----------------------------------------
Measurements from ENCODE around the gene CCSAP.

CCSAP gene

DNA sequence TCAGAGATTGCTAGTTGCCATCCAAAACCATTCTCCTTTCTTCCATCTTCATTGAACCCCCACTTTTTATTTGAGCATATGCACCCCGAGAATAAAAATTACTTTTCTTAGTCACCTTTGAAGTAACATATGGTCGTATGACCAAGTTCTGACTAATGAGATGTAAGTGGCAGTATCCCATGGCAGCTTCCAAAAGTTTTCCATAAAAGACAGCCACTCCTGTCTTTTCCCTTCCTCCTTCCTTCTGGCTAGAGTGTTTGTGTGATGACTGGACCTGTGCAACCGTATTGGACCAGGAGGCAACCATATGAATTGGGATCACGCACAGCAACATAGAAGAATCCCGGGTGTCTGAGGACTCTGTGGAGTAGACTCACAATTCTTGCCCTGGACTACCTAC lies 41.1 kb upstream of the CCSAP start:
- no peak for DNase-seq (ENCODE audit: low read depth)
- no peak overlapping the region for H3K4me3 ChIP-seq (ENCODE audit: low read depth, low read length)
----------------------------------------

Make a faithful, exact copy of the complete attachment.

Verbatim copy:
Measurements from ENCODE around the gene CCSAP.

CCSAP gene

DNA sequence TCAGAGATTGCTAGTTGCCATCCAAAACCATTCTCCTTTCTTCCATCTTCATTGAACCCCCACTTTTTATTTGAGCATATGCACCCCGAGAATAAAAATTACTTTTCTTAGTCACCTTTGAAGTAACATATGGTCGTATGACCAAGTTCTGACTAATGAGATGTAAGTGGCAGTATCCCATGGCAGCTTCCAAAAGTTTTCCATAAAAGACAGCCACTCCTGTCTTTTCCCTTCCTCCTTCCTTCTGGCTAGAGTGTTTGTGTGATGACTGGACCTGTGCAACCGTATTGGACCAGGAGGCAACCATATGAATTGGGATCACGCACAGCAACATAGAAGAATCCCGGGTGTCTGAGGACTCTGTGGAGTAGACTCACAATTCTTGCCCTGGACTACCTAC lies 41.1 kb upstream of the CCSAP start:
- no peak for DNase-seq (ENCODE audit: low read depth)
- no peak overlapping the region for H3K4me3 ChIP-seq (ENCODE audit: low read depth, low read length)